CINCINNATI – If fans chant or shout any offensive language during the U.S.-Mexico World Cup qualifier on Friday night, they could be removed from TQL Stadium and the game could be stopped or even abandoned, U.S. Soccer announced earlier in the afternoon.
Mexican supporters are notorious for chanting offensive slurs, many times after the opposing goalkeeper has kicked the ball. El Tri has been forced to play its World Cup qualifiers behind closed doors at a cavernous Estadio Azteca due to the abusive chants in previous matches, home and away.
“U.S. Soccer believes there is no room for discrimination in our game,” a U.S. Soccer statement said. “Everyone in the stadium must comply with U.S. Soccer’s Fan Code of Conduct, which prohibits offensive language. If fans chant or shout offensive language, U.S. Soccer will activate FIFA’s anti-discrimination protocol. This means fans could be removed from the stadium, and the match could be stopped or abandoned.”
If fans were removed from the venue or if the game was suspended for offensive chanting, refunds will not tbe offered, U.S. Soccer said.
U.S. Soccer then stated FIFA’s three-step procedure for anti-discrimination:
- Stop the match: The referee and match commissioner reserve the right to stop the match if discriminatory language does not cease. The announcement for Step 1 should be read out by the stadium announcer or a pre-recorded version should be broadcast in the languages of both teams.
- Suspend the match: If the potential discriminatory act does not cease once the game has restarted (i.e. Step 1 was ineffective), the referee shall suspend the match for a reasonable time period (five to ten minutes) and instruct teams to return to the dressing rooms. The announcement for Step 2 should be read out by the stadium announcer or a pre-recorded version should be broadcast in the languages of both teams.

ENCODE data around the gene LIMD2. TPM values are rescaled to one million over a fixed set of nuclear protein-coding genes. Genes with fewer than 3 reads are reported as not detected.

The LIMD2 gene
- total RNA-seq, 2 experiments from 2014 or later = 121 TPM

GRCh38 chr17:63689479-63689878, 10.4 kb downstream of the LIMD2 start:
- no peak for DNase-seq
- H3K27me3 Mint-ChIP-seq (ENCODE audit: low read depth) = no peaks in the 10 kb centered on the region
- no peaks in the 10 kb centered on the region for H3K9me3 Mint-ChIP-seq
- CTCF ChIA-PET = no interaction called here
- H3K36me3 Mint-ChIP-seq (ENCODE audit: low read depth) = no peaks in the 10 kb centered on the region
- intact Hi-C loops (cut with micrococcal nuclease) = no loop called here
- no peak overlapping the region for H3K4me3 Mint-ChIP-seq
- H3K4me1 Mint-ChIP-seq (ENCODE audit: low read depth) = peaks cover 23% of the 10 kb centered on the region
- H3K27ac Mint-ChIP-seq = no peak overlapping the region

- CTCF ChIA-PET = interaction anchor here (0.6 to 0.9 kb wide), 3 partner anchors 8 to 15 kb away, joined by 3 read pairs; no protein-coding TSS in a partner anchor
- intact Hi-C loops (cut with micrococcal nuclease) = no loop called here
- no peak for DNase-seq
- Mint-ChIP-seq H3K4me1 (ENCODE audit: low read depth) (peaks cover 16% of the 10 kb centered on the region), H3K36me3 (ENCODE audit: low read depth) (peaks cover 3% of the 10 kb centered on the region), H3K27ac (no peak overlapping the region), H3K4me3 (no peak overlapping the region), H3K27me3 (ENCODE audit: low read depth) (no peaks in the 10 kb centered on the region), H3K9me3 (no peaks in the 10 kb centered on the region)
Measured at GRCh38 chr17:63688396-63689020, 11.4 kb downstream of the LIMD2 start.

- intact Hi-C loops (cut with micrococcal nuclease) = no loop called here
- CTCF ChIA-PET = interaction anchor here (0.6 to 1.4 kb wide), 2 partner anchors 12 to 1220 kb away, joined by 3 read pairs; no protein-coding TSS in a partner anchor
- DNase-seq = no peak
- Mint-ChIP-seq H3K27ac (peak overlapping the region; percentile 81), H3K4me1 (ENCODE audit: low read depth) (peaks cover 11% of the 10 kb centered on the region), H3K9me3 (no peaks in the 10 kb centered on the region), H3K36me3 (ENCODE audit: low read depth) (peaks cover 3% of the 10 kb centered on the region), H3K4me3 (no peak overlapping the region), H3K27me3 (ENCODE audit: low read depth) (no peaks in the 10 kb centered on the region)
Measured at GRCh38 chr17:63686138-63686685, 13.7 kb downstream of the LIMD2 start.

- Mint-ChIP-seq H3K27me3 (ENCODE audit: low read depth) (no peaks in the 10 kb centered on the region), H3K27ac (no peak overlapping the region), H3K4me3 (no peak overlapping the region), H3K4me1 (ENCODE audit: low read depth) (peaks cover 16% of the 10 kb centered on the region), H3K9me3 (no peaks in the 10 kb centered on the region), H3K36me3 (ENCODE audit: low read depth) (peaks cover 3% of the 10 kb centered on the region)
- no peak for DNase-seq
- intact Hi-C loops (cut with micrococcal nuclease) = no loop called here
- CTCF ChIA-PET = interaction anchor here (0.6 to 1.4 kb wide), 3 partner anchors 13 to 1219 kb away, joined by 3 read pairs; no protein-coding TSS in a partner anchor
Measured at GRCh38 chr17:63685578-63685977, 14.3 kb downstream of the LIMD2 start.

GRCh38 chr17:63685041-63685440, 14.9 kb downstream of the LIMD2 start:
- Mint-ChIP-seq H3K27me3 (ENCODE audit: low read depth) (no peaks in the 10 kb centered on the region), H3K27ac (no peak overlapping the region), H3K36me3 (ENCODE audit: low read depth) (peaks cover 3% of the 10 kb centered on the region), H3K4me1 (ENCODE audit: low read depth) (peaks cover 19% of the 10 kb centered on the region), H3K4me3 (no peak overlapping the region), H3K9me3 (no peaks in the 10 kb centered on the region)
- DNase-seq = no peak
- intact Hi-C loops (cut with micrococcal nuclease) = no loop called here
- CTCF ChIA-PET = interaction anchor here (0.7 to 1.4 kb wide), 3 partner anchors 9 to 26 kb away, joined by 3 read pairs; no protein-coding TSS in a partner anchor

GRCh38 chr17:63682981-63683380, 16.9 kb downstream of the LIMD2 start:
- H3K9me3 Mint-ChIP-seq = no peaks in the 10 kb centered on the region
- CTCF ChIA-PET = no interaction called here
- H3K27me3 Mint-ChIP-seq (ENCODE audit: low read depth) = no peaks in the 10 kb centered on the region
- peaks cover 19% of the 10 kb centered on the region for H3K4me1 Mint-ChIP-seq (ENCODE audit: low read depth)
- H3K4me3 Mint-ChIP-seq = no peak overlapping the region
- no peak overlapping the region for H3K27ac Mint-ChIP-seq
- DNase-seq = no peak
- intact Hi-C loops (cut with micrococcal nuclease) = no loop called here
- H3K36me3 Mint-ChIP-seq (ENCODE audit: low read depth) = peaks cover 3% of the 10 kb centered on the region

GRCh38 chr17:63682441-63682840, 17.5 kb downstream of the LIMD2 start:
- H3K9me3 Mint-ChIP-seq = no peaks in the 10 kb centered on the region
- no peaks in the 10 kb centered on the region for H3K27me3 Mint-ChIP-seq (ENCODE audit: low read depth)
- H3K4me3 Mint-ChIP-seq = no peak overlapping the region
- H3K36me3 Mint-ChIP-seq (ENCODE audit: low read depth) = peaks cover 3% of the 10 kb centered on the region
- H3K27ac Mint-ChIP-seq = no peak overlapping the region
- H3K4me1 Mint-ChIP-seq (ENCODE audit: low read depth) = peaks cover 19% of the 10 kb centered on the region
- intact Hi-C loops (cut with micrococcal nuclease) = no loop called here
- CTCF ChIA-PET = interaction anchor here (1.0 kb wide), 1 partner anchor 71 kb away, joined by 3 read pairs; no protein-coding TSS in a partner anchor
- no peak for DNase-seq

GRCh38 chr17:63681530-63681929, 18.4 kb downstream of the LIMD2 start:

- Abandon the match: If the incident does not cease after the game has restarted or if it was not possible to restart the game (i.e. Step 2 was ineffective), the referee shall, as a very last resort, abandon the match.
According to a U.S. Soccer press release, the organization has taken the following preemptive measures to avoid discriminatory language through the following communications:
* Proactive in-stadium PAs and video board graphics discouraging offensive language and delineating U.S. Soccer’s anti-discrimination protocol.
* Proactively showing a video in-stadium that outlines the three-step procedure. It will be played in English and Spanish prior to the start of the match.
* Proactively including messaging discouraging offensive language and outlining U.S. Soccer’s anti-discrimination policy in U.S. Soccer’s official Match Guide, which is shared via email to all ticket purchasers.
* Proactively post social media graphics on U.S. Soccer channels discouraging offensive language and outlining U.S. Soccer’s anti-discrimination policy.
* American Outlaws will share similar social media graphics discouraging offensive language and outlining U.S. Soccer’s anti-discrimination policy.
* U.S. Soccer will be prepared with reactive stadium PAs and video board graphics to be used at the discretion of the match Commissioner.
The federation said that “U.S. Soccer said it had been in communication with the FMF, which has created their own campaign to eradicate discriminatory behaviors during matches. U.S. Soccer and FMF are working together for tonight’s match to have a united message to all fans.”